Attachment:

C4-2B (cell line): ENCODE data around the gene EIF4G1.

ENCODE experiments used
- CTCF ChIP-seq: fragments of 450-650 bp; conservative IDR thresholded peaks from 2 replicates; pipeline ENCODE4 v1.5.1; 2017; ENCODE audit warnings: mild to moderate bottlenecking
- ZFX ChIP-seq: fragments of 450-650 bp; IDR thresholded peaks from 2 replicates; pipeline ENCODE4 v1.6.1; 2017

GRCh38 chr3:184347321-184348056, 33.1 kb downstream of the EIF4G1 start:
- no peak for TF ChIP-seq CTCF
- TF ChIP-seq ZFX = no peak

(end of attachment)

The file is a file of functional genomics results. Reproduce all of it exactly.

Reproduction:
C4-2B (cell line): ENCODE data around the gene EIF4G1.

ENCODE experiments used
- CTCF ChIP-seq: fragments of 450-650 bp; conservative IDR thresholded peaks from 2 replicates; pipeline ENCODE4 v1.5.1; 2017; ENCODE audit warnings: mild to moderate bottlenecking
- ZFX ChIP-seq: fragments of 450-650 bp; IDR thresholded peaks from 2 replicates; pipeline ENCODE4 v1.6.1; 2017

GRCh38 chr3:184347321-184348056, 33.1 kb downstream of the EIF4G1 start:
- no peak for TF ChIP-seq CTCF
- TF ChIP-seq ZFX = no peak